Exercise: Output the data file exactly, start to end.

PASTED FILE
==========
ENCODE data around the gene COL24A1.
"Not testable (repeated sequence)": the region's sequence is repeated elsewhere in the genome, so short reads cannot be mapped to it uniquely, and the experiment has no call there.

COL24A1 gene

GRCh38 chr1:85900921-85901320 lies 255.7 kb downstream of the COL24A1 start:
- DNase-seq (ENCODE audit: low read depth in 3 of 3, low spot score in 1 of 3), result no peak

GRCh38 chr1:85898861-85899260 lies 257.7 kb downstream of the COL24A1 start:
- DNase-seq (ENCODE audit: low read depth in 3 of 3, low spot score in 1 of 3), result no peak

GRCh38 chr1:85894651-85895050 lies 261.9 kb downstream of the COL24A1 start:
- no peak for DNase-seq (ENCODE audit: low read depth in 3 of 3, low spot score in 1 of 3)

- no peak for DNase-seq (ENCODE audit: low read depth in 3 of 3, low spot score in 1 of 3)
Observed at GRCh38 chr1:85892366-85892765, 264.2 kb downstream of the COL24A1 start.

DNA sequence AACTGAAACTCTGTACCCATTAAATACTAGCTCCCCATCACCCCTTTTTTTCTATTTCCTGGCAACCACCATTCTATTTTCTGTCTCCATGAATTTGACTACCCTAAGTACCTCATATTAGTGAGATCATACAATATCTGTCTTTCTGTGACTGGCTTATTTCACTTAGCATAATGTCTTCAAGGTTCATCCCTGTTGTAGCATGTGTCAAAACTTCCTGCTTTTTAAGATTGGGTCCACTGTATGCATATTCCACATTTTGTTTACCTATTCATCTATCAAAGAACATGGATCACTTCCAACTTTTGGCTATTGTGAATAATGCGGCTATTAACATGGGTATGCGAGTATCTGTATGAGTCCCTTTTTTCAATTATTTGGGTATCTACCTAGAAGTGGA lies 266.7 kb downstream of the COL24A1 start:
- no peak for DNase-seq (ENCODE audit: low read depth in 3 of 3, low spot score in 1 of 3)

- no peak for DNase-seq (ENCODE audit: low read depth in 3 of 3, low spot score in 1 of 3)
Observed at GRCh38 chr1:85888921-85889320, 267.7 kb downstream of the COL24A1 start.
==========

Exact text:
ENCODE data around the gene COL24A1.
"Not testable (repeated sequence)": the region's sequence is repeated elsewhere in the genome, so short reads cannot be mapped to it uniquely, and the experiment has no call there.

COL24A1 gene

GRCh38 chr1:85900921-85901320 lies 255.7 kb downstream of the COL24A1 start:
- DNase-seq (ENCODE audit: low read depth in 3 of 3, low spot score in 1 of 3), result no peak

GRCh38 chr1:85898861-85899260 lies 257.7 kb downstream of the COL24A1 start:
- DNase-seq (ENCODE audit: low read depth in 3 of 3, low spot score in 1 of 3), result no peak

GRCh38 chr1:85894651-85895050 lies 261.9 kb downstream of the COL24A1 start:
- no peak for DNase-seq (ENCODE audit: low read depth in 3 of 3, low spot score in 1 of 3)

- no peak for DNase-seq (ENCODE audit: low read depth in 3 of 3, low spot score in 1 of 3)
Observed at GRCh38 chr1:85892366-85892765, 264.2 kb downstream of the COL24A1 start.

DNA sequence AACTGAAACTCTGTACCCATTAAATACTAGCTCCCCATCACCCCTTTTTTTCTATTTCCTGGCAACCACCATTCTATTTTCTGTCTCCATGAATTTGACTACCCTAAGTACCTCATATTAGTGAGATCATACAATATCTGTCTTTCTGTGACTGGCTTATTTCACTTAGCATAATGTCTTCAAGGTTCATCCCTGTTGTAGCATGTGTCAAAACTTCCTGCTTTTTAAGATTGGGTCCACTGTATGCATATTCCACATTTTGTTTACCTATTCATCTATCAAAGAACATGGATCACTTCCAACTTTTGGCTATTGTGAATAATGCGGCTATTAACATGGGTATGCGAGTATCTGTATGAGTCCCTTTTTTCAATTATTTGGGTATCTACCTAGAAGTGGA lies 266.7 kb downstream of the COL24A1 start:
- no peak for DNase-seq (ENCODE audit: low read depth in 3 of 3, low spot score in 1 of 3)

- no peak for DNase-seq (ENCODE audit: low read depth in 3 of 3, low spot score in 1 of 3)
Observed at GRCh38 chr1:85888921-85889320, 267.7 kb downstream of the COL24A1 start.